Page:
Once you have gotten a potential client to your website you a re only part way there. You need him or her to hire you. Live Chat offers lawyers another opportunity to convert website visitors into clients. Live Chat gives website visitors a chance to get immediate answers to their legal questions. This post will discuss Live Chat, ethical issues and things to consider if you decide to add Live Chat to your website as a tool to obtain new clients.
WHAT IS LIVE CHAT?
Before discussing some of the issues involved in deciding whether to add Live Chat as a way to get new clients, it is important to understand what Live Chat is. One definition of Live Chat, also known as “live help” or “live support” is:
A web service that allows businesses to communicate, or chat, in real time with visitors to their Web site. Live support applications are commonly used to provide immediate customer support and information to clients and customers. Exact features and functions of live support are application specific, however you can generally expect a live chat application to provide real time visitor monitoring, custom chat windows, invisible traffic analysis, website integration and secure administration controls.
Live Chat is essentially instant messaging between a website visitor and someone from the website itself. Another analogy is that Live Chat is a virtual receptionist: someone who welcomes visitors, answers questions, takes messages and forwards information to the correct person within an office.
There are some common words and phrases in Live Chat. While definitions may vary slightly, especially depending on the type of website, here are some of the more commonly used words and phrases along with definitions:
- Conversion: A customer purchasing or hiring the website vendor or host.
- Pre-Chat Form: A set of questions posed to a potential website visitor before a live chat starts but after they click a chat button or accept a proactive chat invitation.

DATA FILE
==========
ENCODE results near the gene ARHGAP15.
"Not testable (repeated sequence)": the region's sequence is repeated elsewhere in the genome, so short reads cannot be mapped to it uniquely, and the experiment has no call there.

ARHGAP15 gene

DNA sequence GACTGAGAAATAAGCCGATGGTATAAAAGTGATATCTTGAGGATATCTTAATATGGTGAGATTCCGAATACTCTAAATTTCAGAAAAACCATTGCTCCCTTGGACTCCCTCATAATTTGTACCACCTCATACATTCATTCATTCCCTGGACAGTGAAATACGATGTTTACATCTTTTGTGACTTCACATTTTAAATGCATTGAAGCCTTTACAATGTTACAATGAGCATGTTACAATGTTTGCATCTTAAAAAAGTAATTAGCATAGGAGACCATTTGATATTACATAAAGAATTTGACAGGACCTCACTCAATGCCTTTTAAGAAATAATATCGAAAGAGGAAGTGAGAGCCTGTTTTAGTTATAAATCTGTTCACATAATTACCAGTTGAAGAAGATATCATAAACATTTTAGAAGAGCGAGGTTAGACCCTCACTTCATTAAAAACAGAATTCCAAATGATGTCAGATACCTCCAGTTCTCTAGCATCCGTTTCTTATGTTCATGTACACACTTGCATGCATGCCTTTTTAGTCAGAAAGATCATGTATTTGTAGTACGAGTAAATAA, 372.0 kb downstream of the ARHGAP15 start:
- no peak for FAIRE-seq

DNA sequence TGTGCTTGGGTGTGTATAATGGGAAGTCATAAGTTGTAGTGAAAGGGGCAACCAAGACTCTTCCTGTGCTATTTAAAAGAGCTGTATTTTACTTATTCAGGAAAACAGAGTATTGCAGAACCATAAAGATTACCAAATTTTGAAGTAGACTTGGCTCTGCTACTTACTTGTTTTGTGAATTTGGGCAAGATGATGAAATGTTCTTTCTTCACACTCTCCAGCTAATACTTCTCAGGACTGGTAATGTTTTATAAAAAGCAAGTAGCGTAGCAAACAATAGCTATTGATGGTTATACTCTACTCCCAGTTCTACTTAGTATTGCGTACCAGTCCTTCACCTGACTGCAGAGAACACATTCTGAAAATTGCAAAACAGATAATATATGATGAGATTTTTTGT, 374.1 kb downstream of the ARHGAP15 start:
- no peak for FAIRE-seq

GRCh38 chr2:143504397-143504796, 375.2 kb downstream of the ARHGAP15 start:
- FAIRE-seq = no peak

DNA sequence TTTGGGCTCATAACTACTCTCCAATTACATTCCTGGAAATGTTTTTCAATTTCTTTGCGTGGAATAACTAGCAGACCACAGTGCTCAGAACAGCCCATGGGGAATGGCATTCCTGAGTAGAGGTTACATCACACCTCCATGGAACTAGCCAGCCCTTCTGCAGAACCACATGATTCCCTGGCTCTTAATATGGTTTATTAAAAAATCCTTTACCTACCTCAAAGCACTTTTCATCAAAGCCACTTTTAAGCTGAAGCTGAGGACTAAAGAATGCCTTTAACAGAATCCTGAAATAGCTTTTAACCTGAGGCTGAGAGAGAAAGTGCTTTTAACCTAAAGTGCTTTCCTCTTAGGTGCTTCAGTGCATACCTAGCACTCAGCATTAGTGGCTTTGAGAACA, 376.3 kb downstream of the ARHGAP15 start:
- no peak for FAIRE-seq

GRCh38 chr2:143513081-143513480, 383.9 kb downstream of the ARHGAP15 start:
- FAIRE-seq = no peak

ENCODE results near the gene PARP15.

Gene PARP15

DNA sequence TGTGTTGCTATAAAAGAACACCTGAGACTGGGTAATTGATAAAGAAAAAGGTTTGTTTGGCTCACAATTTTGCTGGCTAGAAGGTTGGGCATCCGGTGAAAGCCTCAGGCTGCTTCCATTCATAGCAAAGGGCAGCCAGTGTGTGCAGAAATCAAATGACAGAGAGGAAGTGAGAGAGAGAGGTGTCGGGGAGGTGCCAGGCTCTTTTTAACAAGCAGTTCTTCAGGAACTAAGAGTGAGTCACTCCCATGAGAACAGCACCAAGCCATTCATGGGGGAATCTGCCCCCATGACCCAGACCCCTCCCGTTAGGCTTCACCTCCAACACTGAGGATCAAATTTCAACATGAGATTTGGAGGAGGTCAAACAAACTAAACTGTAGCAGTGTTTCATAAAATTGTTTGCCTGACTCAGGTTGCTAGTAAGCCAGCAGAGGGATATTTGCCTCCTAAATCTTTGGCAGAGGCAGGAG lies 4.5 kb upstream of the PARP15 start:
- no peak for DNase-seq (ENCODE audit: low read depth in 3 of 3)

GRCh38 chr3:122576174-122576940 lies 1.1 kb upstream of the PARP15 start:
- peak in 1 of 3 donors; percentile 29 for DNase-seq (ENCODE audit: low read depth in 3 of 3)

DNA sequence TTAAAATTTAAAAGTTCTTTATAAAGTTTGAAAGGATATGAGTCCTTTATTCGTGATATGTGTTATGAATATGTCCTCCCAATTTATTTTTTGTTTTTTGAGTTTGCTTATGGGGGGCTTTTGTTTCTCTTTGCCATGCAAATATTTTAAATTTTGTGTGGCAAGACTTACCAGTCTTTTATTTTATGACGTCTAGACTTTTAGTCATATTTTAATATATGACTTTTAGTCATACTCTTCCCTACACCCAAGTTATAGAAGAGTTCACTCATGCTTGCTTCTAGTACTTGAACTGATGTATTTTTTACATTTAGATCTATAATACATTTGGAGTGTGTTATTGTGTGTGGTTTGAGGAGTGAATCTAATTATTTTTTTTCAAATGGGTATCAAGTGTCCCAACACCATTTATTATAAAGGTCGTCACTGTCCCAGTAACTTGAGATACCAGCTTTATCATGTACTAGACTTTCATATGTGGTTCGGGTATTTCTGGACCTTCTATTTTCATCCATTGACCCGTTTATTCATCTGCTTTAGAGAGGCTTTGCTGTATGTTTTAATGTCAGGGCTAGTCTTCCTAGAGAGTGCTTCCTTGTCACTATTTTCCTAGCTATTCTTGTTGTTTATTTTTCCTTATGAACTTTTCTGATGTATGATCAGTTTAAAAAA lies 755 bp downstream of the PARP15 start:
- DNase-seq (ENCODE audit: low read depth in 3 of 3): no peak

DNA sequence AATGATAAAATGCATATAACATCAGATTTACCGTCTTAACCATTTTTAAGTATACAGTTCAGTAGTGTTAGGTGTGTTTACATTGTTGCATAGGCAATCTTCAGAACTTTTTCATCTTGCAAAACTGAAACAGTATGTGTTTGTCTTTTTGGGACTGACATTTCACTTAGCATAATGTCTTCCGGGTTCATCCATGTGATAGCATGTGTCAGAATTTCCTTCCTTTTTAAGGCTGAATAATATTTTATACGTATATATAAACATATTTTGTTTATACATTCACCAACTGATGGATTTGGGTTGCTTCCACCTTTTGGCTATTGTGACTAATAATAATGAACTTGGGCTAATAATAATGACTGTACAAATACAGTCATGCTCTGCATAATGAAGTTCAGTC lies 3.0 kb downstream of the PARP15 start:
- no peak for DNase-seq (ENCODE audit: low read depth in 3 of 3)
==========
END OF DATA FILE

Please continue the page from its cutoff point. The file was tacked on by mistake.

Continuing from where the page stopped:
- Chat Agent or Chat Operator: A person who responds with a website visitors during a live chat.
- Proactive Live Chat: Proposing a live chat session to a website visitor.
- Reactive Chat: A live chat initiated by website visitors by clicking on a chat button.
- Unanswered Chat: A chat started by a website visitor but never responded to by a website’s chat agent.
- Unavailable Chat: An attempt by a website visitor to initiate a reactive chat during a time no one is available to chat.
- Unavailable Email Form: A form that permits a website visitor to complete to send an email after they click on a chat button but no one is available to respond to the chat request.
These definitions may differ slightly depending on the Live Chat vendor.
BENEFITS TO ADDING LIVE CHAT
There are a number of benefits to adding Live Chat to your legal website. The most important benefit is that, like your phone number and Contact form, it gives you another way to convert a website visitor into a client. Live Chat gives website visitors two things they really want: immediate answers and anonymity; these two factors may get some people to start a conversation that they would not otherwise if they had to call or send an email. Other benefits of Live Chat may, depending on how it is used, include: enables website visitors to connect with a lawyer outside of normal business hours; provides additional customer service and answer questions about your office; additional analytical information about website visitors; and can be free or relatively inexpensive.
There are a number of studies, although none involving legal websites, which show that Live Chat can increase conversions and sales: